Clotted cream, organic vegetables, blunt knives, cod with chilli and lemon

Clotted cream, organic vegetables, blunt knives, cod with chilli and lemon

Is it wrong to enjoy Gu millionaire's flapjacks with clotted cream?  Well, on Friday night, I discovered, no, it's not and it's extremely good.

Having come down to Cornwall for the weekend, it was only natural that clotted cream came into the equation somewhere over the next 48 hours - I just wasn't expecting it to partner a flapjack, already made quite naughty by the addition of chocolate... and caramel.   But there it was, sitting on the table alongside the unsuspecting flapjacks... it just had to be done.  And you should too.

So, yes, I'm down in Cornwall for the weekend and I write this post from Lanner where I'm staying with my friends Jo and Sonya and their daughter Zelah (also my guide daughter - explanation another time...).  I tend to cook a lot when I'm down here - I think it represents an unsaid 'thank you for having me', my way of giving something back that will be remembered.  It's hardly a chore though - I love cooking for others, and am thankful to be able to bring happiness through something I take such pleasure in (makes me think of the Mexican novel and film, Como Agua Para Chocolate, by Laura Esquivel - about a woman, Tita, whose cooking imparts all her emotions on those that eat her food - so much so that a dish she makes for a wedding with rose petals leaves everyone who eats it in tears.  Tita was in love with the groom and a tear drops into the mixture as she's preparing it... a great film).    Thinking about it, it's definitely the giving of joy (not tears!) to others that makes me love cooking so much and certainly a reason why cheffing in restaurants has never really appealed.

Anyway, back to Lanner - I tend to spend most of my time eating when I come down here.  With an almost-three-year-old in the household and their need to graze throughout the day, I end up mirroring this eating pattern - ultimately never feeling hungry, but still nonetheless, finding room for whatever gastronomic delights may be going spare.

Thursday night, Jo treated me to an aubergine and courgette curry courtesy, I am told, of Leith's vegetarian bible - and it was rather good.  Although, Jo realised after the event that the cumin seed the recipe called for were gezumped by fennel seed instead - a fairly easy thing to do since both look very similar... until you pop one in your mouth.... nonetheless the dish tasted really good and it was enjoyed with some spicy lime pickle - if only there was some plain yoghurt in the fridge..   No, i didn't plump for clotted cream instead.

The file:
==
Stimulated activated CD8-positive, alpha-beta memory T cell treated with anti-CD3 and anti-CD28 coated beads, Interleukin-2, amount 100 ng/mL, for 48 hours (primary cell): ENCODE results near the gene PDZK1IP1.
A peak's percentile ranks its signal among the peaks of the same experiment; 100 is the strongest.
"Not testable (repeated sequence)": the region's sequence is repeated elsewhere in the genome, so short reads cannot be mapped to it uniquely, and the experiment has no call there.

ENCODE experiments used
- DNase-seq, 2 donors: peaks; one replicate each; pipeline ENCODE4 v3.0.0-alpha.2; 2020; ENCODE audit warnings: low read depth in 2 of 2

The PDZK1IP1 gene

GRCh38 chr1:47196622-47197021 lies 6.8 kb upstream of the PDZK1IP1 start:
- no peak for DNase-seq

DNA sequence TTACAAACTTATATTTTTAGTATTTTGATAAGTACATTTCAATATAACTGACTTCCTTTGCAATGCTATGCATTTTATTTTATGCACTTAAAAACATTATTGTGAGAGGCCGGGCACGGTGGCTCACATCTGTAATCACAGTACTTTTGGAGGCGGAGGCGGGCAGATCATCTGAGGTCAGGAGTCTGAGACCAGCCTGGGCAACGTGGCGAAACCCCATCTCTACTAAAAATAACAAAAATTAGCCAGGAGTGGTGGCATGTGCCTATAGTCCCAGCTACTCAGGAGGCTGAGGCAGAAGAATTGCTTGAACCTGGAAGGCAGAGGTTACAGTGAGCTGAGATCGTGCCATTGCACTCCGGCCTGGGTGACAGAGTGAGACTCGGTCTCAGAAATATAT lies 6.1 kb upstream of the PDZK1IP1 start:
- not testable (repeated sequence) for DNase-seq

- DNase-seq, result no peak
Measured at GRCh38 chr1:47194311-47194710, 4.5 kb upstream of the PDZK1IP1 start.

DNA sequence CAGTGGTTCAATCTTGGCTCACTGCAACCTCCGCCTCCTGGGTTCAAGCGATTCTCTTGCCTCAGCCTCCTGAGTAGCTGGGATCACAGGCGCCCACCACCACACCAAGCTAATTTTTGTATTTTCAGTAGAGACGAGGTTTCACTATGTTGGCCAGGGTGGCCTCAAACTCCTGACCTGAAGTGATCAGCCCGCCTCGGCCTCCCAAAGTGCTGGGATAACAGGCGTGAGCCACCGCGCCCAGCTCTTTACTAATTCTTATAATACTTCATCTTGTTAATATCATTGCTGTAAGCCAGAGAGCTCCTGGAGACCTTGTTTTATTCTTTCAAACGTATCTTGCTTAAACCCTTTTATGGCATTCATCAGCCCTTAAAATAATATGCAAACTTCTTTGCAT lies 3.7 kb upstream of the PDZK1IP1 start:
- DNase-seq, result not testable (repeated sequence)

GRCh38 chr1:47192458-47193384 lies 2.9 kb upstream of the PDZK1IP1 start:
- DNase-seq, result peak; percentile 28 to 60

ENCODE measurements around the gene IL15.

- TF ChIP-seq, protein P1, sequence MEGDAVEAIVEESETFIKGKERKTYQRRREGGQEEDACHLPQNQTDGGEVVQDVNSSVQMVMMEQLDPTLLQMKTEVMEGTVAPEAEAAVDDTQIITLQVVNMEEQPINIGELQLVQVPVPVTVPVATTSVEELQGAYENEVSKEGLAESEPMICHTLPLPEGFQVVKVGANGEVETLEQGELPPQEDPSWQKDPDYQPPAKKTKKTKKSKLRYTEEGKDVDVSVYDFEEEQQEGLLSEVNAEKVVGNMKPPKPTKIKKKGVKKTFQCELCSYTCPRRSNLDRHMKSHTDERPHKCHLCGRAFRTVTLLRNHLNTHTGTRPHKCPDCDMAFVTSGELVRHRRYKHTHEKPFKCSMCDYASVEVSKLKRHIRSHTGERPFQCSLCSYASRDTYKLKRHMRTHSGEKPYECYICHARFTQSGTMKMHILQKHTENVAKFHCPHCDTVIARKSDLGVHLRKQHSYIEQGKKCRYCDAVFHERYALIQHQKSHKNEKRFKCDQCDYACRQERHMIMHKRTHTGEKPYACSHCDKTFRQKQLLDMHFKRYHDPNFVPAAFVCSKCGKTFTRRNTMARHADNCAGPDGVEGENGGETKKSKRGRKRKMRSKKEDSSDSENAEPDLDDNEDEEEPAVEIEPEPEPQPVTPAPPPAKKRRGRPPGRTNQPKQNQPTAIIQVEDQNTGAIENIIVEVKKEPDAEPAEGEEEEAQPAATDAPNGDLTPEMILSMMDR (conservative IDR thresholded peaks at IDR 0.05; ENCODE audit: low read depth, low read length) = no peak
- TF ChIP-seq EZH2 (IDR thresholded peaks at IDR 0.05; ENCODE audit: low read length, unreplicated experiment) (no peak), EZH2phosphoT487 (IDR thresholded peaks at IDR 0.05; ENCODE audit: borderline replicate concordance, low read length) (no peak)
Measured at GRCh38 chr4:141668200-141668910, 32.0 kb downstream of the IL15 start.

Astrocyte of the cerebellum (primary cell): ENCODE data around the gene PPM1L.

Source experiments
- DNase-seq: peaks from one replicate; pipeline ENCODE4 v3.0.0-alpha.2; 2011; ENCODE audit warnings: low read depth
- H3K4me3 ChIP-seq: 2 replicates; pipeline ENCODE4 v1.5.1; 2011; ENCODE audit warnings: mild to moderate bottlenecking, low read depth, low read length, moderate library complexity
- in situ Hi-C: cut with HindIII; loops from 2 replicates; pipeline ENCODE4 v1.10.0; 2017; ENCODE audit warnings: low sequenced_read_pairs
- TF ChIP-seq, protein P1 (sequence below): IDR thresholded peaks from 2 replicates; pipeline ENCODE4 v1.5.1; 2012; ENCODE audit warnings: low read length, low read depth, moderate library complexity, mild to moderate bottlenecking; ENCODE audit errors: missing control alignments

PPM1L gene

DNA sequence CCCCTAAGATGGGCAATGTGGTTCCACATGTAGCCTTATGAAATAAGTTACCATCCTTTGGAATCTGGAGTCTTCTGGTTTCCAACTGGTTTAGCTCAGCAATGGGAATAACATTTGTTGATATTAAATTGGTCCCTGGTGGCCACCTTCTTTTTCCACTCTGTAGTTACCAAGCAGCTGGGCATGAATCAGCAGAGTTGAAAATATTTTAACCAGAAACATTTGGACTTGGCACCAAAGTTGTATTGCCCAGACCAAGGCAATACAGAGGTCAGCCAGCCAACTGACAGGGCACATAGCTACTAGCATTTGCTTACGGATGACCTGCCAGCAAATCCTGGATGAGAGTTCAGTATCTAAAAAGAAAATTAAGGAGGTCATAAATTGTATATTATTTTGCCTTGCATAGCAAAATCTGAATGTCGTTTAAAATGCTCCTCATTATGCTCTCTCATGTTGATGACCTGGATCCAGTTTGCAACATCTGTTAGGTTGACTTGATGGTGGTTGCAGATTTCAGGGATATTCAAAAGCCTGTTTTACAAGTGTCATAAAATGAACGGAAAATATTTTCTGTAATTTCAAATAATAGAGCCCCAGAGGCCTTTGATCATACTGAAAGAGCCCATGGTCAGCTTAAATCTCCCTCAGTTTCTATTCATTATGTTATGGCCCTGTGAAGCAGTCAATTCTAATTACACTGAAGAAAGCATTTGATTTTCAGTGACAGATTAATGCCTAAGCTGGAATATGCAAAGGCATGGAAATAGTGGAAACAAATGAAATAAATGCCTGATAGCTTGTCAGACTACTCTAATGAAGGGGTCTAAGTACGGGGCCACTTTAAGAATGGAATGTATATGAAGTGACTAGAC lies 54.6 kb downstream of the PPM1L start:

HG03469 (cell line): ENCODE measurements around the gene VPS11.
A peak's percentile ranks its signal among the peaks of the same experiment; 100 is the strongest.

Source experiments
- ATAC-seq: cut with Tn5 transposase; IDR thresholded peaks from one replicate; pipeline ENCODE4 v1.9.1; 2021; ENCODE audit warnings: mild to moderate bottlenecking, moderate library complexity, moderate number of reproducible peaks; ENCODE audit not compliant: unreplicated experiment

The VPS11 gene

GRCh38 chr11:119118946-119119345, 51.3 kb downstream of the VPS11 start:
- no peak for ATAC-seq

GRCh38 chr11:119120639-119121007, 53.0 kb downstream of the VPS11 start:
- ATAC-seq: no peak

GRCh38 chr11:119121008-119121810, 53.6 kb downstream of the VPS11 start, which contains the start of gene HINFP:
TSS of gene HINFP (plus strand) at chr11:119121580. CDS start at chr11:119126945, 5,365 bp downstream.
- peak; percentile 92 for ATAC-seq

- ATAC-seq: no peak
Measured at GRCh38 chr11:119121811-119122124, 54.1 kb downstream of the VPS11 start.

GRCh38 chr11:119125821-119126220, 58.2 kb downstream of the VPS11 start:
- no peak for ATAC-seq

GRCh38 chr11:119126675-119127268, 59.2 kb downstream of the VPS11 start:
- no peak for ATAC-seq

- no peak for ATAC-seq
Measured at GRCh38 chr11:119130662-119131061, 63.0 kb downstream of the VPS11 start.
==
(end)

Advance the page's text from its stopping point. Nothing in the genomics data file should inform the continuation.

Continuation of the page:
Zelah, bless her, likes to start her days as early as possible to cram as much in as she can - painting, rides in the car, trips to the beach, Peppa Pig watching... it'as a busy life as a nearly 3 year old.  This juxtaposes with my desire for a relaxing weekend in Cornwall, maybe catching up on a little sleep while I'm at it.  As you can imagine, Zelah wins and I'm up at 7.  Yippee!  I say this all in gest of course, there is nothing that makes me happier than waking up to Zelah's happy little face in the morning.

After a satisfying breakfast (my favourite - toasted sourdough, olive oil, avocado, salt, pepper, lemon juice) we trundled off to the local organic farm at Cusgarne, only a few miles away from Lanner.  The owners already ran an organic veg box business and were slowly building up the retail side to the farm.  I was given a guided tour, taking in leeks, beans, lettuces, beetroot, brassicas (broccoli, cauliflower, cabbages...), chickens and much more picking up a variety of goodies as we went along.  Unfortunately the cavolo nero wasn't quite ready yet for the picking - I sneaked in a little taste though, getting a hit of that strong pepperiness from those deep rich crinkly dark green leaves.